Mayor Catherine Pugh and Lee Corrigan speak at the Baltimore Running Festival press conference Thursday. (Kenneth K. Lam / Baltimore Sun video)
Approximately 23,000 runners are expected to compete downtown at Saturday’s 18th Baltimore Running Festival, with roughly 4,000 participating in the day’s marquee event, the Baltimore Marathon.
While last year’s men’s winner, Jordan Tropf, and women’s champion, Silvia Baage, will not return to defend their marathon titles, a strong field is primed to contend for both crowns.
Among the top male contenders are Arlington, Va., resident Michael Wardian, who placed third in the event last year; Emmett Saulnier (Richmond, Va.); Kian Messkoub (Portland, Ore.) and Tyler Muse of Bel Air, the area’s top runner.
With approximately 20,000 people expected downtown to enjoy the 18th annual Baltimore Running Festival on Saturday, specified roads and lanes will be closed, parking restrictions will be in effect and the city’s department of transportation has recommendations for all travelers.
Two-time winner Dave Berdan, who will not be competing in this year’s marathon as he’s still recovering from an injury, said a smart start is the first key to a successful race.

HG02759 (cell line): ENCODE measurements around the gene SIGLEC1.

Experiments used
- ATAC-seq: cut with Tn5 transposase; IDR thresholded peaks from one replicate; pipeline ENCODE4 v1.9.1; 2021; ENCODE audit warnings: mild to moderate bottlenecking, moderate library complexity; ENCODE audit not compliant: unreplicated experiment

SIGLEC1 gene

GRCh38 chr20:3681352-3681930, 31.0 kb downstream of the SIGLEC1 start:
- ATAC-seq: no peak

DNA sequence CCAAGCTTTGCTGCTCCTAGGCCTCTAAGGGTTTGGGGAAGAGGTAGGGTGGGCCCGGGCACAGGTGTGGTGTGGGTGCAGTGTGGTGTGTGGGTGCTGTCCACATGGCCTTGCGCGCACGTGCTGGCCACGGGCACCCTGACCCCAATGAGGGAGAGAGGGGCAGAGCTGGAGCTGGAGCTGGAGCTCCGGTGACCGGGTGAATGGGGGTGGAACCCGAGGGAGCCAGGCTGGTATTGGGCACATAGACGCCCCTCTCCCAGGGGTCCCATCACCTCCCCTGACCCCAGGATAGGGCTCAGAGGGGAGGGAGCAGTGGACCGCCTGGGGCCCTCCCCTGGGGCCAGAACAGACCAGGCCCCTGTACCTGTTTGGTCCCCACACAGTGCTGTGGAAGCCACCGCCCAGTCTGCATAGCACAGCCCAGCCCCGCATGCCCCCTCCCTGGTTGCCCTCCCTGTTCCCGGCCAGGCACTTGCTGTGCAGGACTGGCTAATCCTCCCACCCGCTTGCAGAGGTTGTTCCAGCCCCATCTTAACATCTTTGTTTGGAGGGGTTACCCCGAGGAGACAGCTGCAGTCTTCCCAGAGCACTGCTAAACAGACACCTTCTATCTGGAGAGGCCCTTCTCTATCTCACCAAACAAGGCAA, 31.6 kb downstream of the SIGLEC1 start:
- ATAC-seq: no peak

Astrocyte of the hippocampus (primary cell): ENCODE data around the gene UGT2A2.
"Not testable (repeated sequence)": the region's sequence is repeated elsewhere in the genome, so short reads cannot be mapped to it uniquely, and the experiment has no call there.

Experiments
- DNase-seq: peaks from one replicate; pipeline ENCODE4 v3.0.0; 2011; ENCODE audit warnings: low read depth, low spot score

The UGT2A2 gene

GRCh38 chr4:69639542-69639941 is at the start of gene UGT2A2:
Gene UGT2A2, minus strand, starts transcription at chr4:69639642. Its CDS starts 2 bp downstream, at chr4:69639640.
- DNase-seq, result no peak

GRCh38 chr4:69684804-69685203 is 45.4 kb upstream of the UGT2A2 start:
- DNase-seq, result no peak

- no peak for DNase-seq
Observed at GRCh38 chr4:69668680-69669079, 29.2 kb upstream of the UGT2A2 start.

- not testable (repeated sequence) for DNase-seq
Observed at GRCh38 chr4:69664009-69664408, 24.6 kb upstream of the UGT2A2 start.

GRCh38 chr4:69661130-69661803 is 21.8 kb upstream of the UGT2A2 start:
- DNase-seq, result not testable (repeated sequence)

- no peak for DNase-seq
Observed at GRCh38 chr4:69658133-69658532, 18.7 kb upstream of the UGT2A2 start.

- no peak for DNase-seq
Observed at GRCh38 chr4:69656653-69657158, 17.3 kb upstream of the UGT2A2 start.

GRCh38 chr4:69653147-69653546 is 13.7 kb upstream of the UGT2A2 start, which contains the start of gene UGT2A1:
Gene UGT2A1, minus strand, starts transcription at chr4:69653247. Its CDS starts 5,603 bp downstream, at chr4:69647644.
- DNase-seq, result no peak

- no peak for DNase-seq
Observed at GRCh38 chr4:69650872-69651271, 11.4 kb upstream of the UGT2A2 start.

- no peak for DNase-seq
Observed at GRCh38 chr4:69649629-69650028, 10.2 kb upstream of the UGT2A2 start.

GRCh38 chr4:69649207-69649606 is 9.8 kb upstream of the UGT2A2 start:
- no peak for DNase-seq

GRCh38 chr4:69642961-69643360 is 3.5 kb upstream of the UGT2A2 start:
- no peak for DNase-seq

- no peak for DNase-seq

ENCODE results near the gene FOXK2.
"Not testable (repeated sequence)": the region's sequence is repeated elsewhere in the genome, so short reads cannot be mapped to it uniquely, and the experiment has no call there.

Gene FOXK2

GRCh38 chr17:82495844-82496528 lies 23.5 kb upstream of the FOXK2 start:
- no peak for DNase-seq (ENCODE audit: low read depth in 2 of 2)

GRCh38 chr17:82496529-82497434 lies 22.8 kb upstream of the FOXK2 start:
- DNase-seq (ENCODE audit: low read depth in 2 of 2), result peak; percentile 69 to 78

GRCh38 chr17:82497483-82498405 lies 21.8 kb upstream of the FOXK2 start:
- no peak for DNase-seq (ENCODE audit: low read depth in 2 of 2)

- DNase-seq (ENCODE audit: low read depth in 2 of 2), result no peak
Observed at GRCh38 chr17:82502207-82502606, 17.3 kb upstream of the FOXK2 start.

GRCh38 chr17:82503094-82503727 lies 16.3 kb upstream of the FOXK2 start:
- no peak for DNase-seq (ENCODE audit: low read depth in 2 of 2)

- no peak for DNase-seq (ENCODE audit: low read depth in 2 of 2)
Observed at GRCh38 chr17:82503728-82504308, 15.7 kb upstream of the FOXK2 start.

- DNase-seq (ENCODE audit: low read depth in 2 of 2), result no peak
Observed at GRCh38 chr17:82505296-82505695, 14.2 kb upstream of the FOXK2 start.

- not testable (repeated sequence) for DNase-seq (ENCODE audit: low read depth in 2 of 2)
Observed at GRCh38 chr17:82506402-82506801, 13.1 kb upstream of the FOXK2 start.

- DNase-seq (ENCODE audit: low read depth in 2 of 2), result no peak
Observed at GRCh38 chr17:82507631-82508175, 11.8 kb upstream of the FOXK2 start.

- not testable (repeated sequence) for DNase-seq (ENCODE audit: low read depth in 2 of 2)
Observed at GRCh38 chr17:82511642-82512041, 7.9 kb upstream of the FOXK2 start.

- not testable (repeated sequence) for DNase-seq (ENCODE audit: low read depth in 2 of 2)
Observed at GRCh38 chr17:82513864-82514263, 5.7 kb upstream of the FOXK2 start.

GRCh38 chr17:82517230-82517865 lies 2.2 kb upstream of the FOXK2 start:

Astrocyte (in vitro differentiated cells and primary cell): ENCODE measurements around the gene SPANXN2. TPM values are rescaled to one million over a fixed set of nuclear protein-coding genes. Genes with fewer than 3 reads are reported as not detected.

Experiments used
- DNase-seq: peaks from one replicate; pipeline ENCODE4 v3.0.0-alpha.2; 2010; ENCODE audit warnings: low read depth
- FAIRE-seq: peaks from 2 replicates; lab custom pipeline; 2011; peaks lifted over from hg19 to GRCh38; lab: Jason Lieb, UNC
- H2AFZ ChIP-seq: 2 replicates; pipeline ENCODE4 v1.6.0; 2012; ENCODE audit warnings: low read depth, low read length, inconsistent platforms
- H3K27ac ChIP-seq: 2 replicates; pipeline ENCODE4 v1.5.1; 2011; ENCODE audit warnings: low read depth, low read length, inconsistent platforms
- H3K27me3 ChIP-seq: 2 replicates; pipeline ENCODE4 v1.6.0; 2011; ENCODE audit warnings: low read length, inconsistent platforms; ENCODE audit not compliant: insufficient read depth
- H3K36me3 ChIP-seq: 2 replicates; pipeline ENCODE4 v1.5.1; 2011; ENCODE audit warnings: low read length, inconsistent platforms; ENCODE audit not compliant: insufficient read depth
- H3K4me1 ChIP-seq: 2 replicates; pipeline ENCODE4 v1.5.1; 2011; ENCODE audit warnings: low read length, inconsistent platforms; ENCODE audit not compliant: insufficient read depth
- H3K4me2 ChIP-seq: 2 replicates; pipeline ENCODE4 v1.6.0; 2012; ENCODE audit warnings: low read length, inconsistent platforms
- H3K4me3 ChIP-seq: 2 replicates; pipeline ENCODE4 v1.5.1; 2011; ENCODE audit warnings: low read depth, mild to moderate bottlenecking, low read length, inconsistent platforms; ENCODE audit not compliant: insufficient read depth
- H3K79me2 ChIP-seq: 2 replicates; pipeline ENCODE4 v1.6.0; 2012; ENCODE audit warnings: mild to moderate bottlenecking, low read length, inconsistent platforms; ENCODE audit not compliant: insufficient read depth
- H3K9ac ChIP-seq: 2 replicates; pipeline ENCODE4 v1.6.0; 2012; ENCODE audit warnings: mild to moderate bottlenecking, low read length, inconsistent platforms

“I think the key is being patient early on,” said Berdan, an Owings Mills resident who will serve as color analyst for WBAL on Saturday. “A lot of people go out too fast. You can even go out too fast the first three miles because they’re up hill. So if you go out a little too fast, your body is burning a little more carbs, then you’re going to hit the wall a little earlier if you go out a little slower.”
Saturday’s weather forecast is calling for a chance of rain a few hours before the race, followed by partly cloudy skies with temperature in the low-60’s. The day’s biggest factor could be some high winds, which Berdan said would likely prompt competitors to run closer together.
The favorite on the women’s side is Julia Roman-Duval, a Columbia resident who is using the event as a training run for the California International Marathon/USA Track & Field National Championships in December.
A 2016 United States Olympic Team Trials qualifier, this is her third Baltimore Marathon. She’s planning to set an easy pace (6:50- to 7-minute miles) in the first half of the race before pushing it in the second half.
“I want to have a solid, strong training run,” she said. “I just want to feel good the whole way and if I can do that, then I think I’ll have my confidence level up for what is coming in December.”
Shannon Pyles and Anna Wenzel — both Baltimore residents — are also expected to be in contention in the women’s race.
After changing the location of the finish line at last year’s festival — moving it to Pratt Street at the Inner Harbor — there’s one significant change to this year’s course, coming between miles 13 and 14. After bearing right around the circle on President Street, runners will funnel over the recently opened Central Avenue Bridge and around Harbor Point’s Central Plaza before making their way back to Boston Street for the second half of the race.
Marilyn Bevans, a Baltimore native who is the first female African-American marathoner to break the three-hour mark, will serve as the festival’s honorary starter. She won the Maryland Marathon in 1977 and 1979, and has coached cross country and track at Perry Hall High School since 1990.